Introduction: DIY Outdoor EMT Wind Chimes

About: Design/Process Engineer who loves to make things

Just like my last Instructable, this project came per request from my mother. She wanted wind chimes to hang in the yard among the landscaping to add both visual and audible appeal. This project actually only requires a few materials that are easy to find at a local craft store, home improvement store, or online. Let's get started!

Step 1: Tools & Materials


  • 3/4" EMT (steel electrical conduit)
  • Twine / rope / fishing line
  • Wooden disks / boards
  • Heat shrink tube
  • Eyelet screws
  • Wood stain
  • Sanding sealer
  • Acrylic paint
  • Clear coat


  • Pen / pencil / marker
  • Scissors / Xacto knife
  • Tape measure / ruler / calipers
  • Pipe cutter / hacksaw / Dremel
  • Sandpaper (150 & 180 grits)
  • Center punch (I used a hammer & a nail)
  • Drill & ⅛” bit
  • Clamps
  • Paper Towels
  • Paint brushes
  • Disposable gloves
  • Rags
  • Respirator

Step 2: Disclaimer

As you can see in the section above, this Instructable utilizes several tools and materials that can be harmful if used incorrectly. Please use caution and ask somebody for help if you do not feel comfortable doing something.

Step 3: Planning & Research

I began my research by asking my mother exactly what she wanted the wind chimes to look and sound like. She wanted the color blue to be incorporated into the design, and she wanted the sound to be deeper and more soothing rather than high pitched and “tinny”. I then found a ton of reference images of different designs and constructions. Next, I searched through YouTube, Google, and Instructables for tips and tricks on making DIY wind chimes. I came across a website from a man named Lee Hite whom I can only imagine is the world’s leading expert on wind chimes and wind chime design. His site contained an incredibly in-depth article on how to make your own wind chimes. I am going to reference it on multiple occasions throughout this Instructable, so I will provide links accordingly. The main site can be found here:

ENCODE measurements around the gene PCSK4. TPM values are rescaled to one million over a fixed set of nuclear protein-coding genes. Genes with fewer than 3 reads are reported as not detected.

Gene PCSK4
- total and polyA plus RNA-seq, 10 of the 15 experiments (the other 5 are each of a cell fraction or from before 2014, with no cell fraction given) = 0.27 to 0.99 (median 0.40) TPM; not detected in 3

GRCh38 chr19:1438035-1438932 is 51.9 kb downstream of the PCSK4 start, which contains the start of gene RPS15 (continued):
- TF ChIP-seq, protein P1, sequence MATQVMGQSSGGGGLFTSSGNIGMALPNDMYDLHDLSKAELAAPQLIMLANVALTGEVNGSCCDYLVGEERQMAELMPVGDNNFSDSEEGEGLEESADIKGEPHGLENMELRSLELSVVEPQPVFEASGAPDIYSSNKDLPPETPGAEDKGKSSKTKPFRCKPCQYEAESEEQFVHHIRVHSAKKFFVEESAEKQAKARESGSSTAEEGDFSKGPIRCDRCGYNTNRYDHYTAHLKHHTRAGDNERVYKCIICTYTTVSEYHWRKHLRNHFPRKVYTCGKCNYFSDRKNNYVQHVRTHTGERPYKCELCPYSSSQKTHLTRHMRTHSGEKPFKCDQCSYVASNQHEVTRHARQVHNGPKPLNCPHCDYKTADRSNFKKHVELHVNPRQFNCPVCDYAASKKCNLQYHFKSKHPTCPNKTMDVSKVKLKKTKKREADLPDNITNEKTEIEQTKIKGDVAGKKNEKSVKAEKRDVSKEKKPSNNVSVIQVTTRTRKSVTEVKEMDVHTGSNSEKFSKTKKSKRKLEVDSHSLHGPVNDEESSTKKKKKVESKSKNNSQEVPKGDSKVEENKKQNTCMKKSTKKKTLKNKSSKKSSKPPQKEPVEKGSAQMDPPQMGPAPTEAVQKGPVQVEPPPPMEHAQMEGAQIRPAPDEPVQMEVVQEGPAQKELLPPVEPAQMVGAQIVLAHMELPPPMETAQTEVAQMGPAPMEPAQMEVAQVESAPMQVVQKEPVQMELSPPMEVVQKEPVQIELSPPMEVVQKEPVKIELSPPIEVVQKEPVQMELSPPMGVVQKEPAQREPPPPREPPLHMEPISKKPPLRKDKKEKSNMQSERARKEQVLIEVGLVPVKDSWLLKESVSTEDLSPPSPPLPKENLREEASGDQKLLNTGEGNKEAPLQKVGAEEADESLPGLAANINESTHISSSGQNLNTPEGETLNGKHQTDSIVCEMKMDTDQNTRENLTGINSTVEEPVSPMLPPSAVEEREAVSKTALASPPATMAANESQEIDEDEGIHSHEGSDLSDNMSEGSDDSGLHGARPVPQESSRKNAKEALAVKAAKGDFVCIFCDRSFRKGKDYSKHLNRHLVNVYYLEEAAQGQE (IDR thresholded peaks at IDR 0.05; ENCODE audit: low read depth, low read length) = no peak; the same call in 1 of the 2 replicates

(click the tab at the top of the screen labelled “Chime Design” for the article on making your own chimes)

Step 4: Gathering the Materials

You can make the actual chimes out of several different materials including copper, steel, aluminum, brass, and more. I searched through my local Lowe’s and found EMT (Electrical Metallic Tubing) a.k.a. electrical conduit that was relatively cheap ($3.81 for 5 feet). Since it is made of steel, I figured it would stand up well against the weather. I chose a ¾” ID (inner diameter) since it came in manageable 5-foot sections and it would produce a deeper sound. The larger the diameter of the pipe, the deeper the sound.